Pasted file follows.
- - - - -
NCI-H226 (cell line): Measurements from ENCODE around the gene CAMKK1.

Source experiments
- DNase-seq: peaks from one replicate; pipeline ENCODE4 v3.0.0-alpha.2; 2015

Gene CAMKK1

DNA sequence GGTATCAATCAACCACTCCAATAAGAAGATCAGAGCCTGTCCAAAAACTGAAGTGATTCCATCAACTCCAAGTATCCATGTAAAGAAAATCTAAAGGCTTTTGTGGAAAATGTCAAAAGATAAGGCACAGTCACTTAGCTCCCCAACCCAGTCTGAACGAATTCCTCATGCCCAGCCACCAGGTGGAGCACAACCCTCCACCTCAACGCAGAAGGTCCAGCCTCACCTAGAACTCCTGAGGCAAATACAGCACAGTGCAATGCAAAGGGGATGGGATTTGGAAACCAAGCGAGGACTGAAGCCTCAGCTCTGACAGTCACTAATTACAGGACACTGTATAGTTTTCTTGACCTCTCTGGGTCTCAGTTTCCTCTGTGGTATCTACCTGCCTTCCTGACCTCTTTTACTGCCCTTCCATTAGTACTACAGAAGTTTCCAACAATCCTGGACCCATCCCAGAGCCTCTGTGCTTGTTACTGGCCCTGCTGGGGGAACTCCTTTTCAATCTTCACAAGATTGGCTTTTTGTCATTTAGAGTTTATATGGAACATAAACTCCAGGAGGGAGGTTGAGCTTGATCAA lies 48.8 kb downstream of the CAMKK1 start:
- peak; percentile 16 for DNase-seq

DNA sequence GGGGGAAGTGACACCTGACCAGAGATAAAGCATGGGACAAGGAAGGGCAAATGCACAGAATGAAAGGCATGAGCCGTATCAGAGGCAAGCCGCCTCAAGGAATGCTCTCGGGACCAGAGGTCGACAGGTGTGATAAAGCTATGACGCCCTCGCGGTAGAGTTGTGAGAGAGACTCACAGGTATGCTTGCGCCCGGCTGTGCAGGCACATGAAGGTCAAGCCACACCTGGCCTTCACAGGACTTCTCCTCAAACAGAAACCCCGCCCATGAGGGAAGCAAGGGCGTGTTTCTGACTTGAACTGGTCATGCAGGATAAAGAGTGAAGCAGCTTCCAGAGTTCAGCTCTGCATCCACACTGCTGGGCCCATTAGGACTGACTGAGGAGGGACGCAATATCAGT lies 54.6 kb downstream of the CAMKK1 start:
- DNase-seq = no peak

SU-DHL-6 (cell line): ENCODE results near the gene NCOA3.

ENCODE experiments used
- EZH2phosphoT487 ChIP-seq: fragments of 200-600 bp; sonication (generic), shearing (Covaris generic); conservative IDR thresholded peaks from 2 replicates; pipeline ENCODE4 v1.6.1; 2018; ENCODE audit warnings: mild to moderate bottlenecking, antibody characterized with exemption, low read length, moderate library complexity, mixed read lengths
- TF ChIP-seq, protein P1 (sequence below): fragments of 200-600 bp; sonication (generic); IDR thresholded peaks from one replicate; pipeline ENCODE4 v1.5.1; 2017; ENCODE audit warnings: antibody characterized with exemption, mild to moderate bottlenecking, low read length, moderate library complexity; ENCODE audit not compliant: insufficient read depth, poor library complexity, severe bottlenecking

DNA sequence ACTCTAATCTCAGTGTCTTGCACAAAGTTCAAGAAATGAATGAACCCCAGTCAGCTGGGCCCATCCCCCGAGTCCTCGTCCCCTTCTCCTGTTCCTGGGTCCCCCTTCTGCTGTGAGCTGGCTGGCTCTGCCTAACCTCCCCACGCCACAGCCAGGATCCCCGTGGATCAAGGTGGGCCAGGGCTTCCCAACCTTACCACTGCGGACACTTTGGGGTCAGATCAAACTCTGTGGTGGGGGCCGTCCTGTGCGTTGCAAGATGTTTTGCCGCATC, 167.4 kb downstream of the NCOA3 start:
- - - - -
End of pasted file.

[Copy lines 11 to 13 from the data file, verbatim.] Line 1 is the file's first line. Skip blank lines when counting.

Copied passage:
- EZH2phosphoT487 ChIP-seq: fragments of 200-600 bp; sonication (generic), shearing (Covaris generic); conservative IDR thresholded peaks from 2 replicates; pipeline ENCODE4 v1.6.1; 2018; ENCODE audit warnings: mild to moderate bottlenecking, antibody characterized with exemption, low read length, moderate library complexity, mixed read lengths
- TF ChIP-seq, protein P1 (sequence below): fragments of 200-600 bp; sonication (generic); IDR thresholded peaks from one replicate; pipeline ENCODE4 v1.5.1; 2017; ENCODE audit warnings: antibody characterized with exemption, mild to moderate bottlenecking, low read length, moderate library complexity; ENCODE audit not compliant: insufficient read depth, poor library complexity, severe bottlenecking

DNA sequence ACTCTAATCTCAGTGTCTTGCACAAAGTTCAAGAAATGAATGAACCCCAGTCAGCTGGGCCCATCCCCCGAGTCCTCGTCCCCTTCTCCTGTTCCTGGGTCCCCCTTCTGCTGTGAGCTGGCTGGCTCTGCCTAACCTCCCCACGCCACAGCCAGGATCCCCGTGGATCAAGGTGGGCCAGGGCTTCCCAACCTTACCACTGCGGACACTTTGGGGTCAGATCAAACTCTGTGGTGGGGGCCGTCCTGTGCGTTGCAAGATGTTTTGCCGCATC, 167.4 kb downstream of the NCOA3 start: